I want to focus my musings on the issue of military knives and swords from the high middle ages. Did the types of blade construction utilized historically on these weapons give a "textured" appearance to the steel that would differ from that which we see on the mono-steel weapons made by our favorite amorers such as A&A, Albion, and any others who use a modern homogenous steel.

This issue interests me not only because of my desire for a more historical appearing collection but because apparently I have had either grossly misunderstood or grossly simplified understanding of steel development in weapons. I thought, incorrectly, that after about 1100 or so western europe gained the ability to make homogenous steel knives and swords. I knew that many knives and spears were not really steel but mostly iron with a partially carburized edge but I thought that homogenous steel was being used- no more folding of iron and steel.

SOOOO, even after pattern-welding; smiths still folded different materials to arrive at a more homogenous structure? Could someone help me flesh this out a bit as smithing and steel making are not my area of expertise regarding historical arms and armor- clearly.

Also- and this is the primary thrust of my thread. Does the steel of our homogenous reproductions look nearly identical, very similar, merely similar, or quite different from historical examples when new.

If I were looking at my seax as an example (late period 11thc.) I would see that a homogenous steel blade looks grossly different than the historical method of construction used. BUT on my seax there are two distinct materials next to each other, thus showing a real contrast.

Clear as mud eh?


Last edited by Jeremy V. Krause on Thu 27 May, 2010 12:17 pm; edited 1 time in total
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C Bosh




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PostPosted: Thu 27 May, 2010 1:24 am    Post subject:         Reply with quote

I am not too sure on the appearance of the iron and steel used in knives, but I have two swords made from more traditionally mediaeval style smeltings. And what is obvious in affecting some of their appearance is the polishing style, hand polished or muscle / water powered polishing gives a different result in appearance to an electric machine with revolutions of over 8000 per minute .
One of the blades has had a sister peace of its material tested, is not of a uniform carbon percentage through the blade varying from between around .6 -.7, percent, then taken with the forging process, which will again affect the carbon content in the steel, it is not of a modern homogenous standard, although well within the acceptable limits for a good quality sword blade, properly heat-treated.
This blade has been hand polished/ ground with a wheel etc and varying stones, this has given the blade a wonderful cloudy grey, rich velvety colour. This colour is incredibly hard to capture on camera, due to reflections, and mainly my lack of skill.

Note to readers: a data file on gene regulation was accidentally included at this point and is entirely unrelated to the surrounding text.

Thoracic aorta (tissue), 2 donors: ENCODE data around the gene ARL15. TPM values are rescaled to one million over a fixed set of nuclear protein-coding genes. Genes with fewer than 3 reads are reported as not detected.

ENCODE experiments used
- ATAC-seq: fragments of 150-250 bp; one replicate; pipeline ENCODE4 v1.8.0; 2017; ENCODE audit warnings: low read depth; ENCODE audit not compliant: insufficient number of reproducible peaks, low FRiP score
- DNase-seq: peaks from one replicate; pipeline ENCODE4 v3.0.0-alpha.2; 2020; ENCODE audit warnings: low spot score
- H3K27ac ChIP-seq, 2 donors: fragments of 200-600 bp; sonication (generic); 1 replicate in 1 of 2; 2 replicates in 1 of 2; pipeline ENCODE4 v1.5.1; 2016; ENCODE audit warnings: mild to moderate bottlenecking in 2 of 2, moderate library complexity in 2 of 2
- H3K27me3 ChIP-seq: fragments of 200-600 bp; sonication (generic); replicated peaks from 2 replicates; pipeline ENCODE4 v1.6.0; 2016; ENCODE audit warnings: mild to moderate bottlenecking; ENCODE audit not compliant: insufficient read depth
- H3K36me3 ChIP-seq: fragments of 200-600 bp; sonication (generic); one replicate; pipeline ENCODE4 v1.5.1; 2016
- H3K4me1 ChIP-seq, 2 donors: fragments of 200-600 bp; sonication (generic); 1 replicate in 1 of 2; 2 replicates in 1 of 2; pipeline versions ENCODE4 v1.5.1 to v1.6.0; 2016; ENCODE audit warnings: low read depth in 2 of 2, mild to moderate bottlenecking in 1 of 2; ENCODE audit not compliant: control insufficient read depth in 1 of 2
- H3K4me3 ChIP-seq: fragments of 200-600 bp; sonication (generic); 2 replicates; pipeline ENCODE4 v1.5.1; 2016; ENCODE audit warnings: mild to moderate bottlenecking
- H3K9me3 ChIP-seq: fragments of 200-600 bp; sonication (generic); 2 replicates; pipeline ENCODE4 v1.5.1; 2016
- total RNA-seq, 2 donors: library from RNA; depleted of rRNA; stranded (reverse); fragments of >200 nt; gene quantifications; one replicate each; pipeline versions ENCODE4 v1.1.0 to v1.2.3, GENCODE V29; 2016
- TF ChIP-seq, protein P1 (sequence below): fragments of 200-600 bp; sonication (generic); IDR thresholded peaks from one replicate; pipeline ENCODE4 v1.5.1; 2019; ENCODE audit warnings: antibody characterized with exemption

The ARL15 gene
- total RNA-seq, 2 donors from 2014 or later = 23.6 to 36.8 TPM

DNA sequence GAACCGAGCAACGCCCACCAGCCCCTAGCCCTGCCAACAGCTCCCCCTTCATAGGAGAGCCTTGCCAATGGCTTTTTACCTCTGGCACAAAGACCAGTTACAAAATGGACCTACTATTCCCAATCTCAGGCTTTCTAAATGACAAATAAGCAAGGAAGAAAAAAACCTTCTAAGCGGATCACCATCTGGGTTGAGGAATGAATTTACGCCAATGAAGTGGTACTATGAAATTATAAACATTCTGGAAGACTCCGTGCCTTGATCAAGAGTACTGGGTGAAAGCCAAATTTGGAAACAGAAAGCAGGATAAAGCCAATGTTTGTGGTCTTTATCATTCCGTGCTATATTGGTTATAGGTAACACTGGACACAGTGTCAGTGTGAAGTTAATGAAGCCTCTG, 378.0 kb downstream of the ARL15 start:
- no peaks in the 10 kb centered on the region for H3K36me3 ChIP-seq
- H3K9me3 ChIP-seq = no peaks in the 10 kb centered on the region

Other things to be considered would be, even in the Middle Ages, although pattern welding as we know it, is supposed to be non-existent , tests have shown that numerous swords were made of composite construction,-softcore, hard outer skin, and vice versa, numerous combinations may have been tried. Indeed the Mary Rose sword is said to have two hard steel edges welded to a softer core. Maybe some of these transition lines would be visible on the blades with different polishing techniques ? After all Damascene pattern almost disappears with modern machine polishing, and has to be chemically enhanced afterwards.[/b]
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Peter Johnsson
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PostPosted: Thu 27 May, 2010 3:24 am    Post subject:         Reply with quote

As has already been said before, the look of steel & iron would have varied greatly.
Both methods and degree of polish would have varied in weapons and tools as would have the material itself.
Sometimes the subtle shading and irregularities of the material would have been readily apparent and sometimes the surface would have been indestinguishable from modern steel.

With well preserved swords this is obvious. A polished surface can be uniform and without any obvious traces of the heterogenous nature of the steel.
I have seen other blades where the structure of the steel has been more visible, but that is normally only if there is some corrosion or patination.

It takes a very high polish or corrosion/etching for the colors or shadings to come out.
We may also today use less refined steel when we smelt it for use in reproductions of historical blades. As we take the trouble to manufacture a material with some character we want this to show. In historical times they wanted a material that was as even as possible.